No, Really, It’s Still June: Knock it Off!

What is going on with the asters and sunflowers this year? It’s really too early for them to be blooming. First there was Ionactis linariifolius, then the Solidago species, and now this.

I’ve been visiting this same spot near Carderock for five years now. The earliest I’ve ever seen woodland sunflower (Helianthus divaricatus) blooming was late July.

Of the seven or so Helianthus species found in the Maryland piedmont, this is the only one with sessile, entire, opposite leaves, making identification pretty easy.

Crowning Glory

Wednesday, May 10. Headed to Sugarloaf Mountain with two goals: get good pictures of pink lady’s slipper and mountain laurel. Failed both. Too late for the former, too early for the latter.

 

 

Monday, May 15. Headed to Rachel Carson Conservation Park with three goals: locate and photograph large twayblade; get good pictures of spotted wintergreen and mountain laurel. Failed to find the twayblade, too early for the spotted wintergreen, and the mountain laurels were still in bud, with only a few individual flowers open.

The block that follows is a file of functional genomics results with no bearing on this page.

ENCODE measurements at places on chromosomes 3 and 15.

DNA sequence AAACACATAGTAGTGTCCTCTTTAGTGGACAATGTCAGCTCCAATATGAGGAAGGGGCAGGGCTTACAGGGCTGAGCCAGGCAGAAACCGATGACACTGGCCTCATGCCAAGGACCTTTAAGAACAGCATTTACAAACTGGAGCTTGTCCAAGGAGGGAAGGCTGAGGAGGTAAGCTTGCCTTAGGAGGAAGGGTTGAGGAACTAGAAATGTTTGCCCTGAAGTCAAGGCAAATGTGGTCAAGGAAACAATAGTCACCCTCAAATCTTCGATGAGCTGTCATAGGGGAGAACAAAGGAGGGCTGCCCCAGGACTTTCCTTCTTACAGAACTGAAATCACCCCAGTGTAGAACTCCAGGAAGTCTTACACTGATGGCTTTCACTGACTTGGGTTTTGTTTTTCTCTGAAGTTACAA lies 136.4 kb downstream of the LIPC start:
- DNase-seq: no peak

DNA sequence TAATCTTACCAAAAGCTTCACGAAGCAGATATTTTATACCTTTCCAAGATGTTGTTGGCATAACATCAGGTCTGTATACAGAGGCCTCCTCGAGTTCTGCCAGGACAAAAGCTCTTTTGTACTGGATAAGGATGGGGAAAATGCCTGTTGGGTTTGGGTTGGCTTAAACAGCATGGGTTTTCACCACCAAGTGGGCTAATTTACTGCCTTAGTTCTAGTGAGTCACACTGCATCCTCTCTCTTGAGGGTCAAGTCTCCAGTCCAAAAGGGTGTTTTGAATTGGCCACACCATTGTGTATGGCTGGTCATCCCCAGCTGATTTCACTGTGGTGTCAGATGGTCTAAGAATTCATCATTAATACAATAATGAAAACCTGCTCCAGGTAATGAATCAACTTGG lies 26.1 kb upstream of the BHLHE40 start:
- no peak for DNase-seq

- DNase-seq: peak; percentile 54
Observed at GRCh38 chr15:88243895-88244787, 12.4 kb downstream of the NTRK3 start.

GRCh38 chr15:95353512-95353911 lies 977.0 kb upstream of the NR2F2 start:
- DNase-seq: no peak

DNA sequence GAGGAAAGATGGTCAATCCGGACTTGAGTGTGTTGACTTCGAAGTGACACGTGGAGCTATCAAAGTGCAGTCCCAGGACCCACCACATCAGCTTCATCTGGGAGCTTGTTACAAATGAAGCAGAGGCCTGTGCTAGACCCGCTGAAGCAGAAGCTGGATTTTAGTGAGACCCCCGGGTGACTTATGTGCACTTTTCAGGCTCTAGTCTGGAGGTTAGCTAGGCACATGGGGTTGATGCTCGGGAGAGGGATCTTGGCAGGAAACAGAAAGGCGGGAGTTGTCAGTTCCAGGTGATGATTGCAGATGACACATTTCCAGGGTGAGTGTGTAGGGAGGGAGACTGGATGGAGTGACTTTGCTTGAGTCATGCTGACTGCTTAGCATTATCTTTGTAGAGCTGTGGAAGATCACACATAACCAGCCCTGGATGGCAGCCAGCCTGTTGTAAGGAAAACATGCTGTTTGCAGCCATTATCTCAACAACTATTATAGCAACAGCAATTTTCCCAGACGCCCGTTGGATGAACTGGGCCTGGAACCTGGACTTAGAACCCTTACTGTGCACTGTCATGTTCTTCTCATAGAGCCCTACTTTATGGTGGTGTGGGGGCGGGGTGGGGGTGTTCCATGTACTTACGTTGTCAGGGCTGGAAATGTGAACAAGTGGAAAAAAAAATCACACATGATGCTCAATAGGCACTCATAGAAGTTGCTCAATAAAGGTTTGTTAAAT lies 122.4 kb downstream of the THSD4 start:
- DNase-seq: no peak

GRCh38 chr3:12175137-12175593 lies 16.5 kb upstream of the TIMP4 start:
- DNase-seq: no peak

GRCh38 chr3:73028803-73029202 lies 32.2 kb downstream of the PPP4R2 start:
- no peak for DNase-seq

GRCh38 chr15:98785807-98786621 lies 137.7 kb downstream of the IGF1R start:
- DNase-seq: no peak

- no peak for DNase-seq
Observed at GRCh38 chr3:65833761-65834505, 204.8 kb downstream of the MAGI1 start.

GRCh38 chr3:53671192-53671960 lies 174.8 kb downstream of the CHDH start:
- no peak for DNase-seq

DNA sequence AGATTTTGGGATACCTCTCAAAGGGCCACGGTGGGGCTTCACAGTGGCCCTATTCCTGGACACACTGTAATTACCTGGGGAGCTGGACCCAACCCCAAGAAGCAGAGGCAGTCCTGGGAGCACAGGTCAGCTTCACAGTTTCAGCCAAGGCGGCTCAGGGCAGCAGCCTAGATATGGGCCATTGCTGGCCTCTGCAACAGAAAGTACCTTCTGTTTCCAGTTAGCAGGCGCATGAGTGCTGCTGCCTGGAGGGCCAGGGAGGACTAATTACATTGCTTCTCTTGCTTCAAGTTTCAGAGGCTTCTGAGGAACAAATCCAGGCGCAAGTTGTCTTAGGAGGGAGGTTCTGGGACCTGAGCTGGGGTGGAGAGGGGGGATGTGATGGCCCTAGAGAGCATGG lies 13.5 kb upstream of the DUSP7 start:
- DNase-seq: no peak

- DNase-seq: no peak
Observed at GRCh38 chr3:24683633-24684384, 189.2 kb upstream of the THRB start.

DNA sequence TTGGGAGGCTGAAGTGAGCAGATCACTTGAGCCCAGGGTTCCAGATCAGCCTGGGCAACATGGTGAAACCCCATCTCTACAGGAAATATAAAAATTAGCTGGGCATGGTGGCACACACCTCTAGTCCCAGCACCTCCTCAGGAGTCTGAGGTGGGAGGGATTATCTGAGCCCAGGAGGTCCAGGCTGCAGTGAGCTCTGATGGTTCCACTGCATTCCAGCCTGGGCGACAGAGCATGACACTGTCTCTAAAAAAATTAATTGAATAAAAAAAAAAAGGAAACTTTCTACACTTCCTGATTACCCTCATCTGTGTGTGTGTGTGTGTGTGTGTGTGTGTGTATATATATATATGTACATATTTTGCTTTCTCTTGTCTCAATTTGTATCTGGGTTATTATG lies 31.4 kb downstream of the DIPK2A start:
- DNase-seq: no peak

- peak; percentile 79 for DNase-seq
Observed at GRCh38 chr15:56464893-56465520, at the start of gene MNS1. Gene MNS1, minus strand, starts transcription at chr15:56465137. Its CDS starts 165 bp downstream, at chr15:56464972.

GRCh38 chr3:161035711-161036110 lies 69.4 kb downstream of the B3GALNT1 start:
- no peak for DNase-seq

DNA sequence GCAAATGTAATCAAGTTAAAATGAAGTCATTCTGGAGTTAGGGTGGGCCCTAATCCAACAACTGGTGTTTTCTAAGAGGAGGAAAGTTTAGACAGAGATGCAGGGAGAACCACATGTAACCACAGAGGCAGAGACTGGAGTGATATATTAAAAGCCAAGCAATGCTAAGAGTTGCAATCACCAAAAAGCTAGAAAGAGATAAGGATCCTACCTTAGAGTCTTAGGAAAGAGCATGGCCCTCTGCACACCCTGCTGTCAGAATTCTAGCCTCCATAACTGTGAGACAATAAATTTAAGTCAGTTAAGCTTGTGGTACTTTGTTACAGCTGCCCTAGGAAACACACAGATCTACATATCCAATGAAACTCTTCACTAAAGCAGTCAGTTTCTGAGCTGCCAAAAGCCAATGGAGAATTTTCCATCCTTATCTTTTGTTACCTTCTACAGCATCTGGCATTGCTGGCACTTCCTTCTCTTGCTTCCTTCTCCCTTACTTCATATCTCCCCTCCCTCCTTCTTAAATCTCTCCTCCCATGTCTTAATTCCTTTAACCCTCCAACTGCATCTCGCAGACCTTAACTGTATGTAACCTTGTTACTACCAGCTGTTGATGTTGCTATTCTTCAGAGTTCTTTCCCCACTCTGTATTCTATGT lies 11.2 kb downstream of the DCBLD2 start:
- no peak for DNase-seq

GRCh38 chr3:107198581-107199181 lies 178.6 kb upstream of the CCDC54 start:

Tuesday, May 16. Headed to Carderock with one goal: photograph mountain laurel. Success! Here they were actually a little past peak bloom, but still flowering profusely.

 

 

There’s something about the flowers of plants in the Ericaceae (heath family) that I find especially compelling, but I can’t quite put my finger on it. Actually it isn’t just the flowers, because I find the plants themselves intriguing and lovely.

 

Mountain laurel (Kalmia latifolia) is a multi-stemmed shrub that grows to 15 feet tall, maybe taller in the right conditions, but it doesn’t grow straight. The stems twist and curve, and you can see that habit in the patterns of the bark. It has a tendency to drop all but the uppermost leaves. When in bloom it looks to me like the plant is crowned in flowers.